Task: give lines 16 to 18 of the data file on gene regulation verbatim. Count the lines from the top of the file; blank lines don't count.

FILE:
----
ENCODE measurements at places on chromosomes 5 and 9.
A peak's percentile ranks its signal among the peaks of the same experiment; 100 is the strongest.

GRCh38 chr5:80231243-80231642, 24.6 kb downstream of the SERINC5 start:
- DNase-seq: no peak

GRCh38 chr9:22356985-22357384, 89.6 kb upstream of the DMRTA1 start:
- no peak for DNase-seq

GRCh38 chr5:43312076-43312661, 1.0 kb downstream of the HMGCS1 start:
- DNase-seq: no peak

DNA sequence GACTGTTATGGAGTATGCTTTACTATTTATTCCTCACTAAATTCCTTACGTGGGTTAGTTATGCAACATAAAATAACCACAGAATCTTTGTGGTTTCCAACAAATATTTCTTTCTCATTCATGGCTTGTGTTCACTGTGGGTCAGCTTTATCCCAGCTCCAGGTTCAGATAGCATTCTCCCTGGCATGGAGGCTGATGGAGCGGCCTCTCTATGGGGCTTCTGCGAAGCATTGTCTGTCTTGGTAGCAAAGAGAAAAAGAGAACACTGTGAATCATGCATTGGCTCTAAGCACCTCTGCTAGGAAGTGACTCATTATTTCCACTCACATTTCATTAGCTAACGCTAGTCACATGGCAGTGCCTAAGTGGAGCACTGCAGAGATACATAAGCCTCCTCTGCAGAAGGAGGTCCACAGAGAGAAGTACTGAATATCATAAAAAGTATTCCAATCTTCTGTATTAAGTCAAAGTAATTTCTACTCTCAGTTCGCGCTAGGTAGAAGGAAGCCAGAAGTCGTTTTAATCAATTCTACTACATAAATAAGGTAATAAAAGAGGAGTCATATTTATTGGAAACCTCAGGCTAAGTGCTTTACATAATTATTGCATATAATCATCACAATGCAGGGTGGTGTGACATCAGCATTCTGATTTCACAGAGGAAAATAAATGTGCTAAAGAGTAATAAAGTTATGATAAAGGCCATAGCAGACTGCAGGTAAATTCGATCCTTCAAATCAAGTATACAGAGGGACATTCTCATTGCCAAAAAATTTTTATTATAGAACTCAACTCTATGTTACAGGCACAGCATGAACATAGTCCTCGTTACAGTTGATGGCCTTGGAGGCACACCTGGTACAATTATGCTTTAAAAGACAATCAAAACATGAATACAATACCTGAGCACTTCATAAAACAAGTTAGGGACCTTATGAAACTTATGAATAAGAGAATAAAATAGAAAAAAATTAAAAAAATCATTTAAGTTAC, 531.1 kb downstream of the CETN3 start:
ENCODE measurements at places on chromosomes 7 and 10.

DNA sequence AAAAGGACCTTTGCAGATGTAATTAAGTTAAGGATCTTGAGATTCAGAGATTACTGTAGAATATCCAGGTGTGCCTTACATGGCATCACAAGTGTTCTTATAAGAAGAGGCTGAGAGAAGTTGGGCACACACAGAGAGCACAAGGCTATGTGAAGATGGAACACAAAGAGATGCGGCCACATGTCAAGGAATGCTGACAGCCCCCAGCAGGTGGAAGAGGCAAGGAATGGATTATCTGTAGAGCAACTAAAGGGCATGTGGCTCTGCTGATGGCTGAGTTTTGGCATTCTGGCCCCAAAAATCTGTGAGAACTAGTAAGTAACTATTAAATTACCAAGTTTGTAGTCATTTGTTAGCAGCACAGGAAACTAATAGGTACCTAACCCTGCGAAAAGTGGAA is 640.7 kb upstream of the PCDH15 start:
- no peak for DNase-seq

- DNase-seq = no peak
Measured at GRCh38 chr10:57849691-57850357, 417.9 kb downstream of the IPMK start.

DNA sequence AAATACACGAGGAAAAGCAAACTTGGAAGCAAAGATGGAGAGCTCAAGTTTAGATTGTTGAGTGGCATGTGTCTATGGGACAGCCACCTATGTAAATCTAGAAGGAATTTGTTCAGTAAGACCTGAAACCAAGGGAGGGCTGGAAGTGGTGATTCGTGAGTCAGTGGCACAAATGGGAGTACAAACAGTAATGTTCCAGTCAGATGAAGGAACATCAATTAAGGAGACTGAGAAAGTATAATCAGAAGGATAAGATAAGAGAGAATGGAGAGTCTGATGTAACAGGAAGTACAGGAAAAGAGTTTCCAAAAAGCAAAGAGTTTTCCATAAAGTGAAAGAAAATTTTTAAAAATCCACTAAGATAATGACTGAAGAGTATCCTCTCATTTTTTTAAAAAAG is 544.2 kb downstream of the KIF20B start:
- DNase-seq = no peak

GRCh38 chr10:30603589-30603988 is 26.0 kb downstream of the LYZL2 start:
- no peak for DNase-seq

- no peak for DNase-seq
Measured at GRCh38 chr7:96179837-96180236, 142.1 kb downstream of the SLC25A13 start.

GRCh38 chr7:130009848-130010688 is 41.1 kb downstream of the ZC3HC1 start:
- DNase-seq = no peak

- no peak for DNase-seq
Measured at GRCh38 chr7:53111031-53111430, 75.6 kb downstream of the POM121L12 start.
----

- DNase-seq = no peak

GRCh38 chr10:30603589-30603988 is 26.0 kb downstream of the LYZL2 start:
- no peak for DNase-seq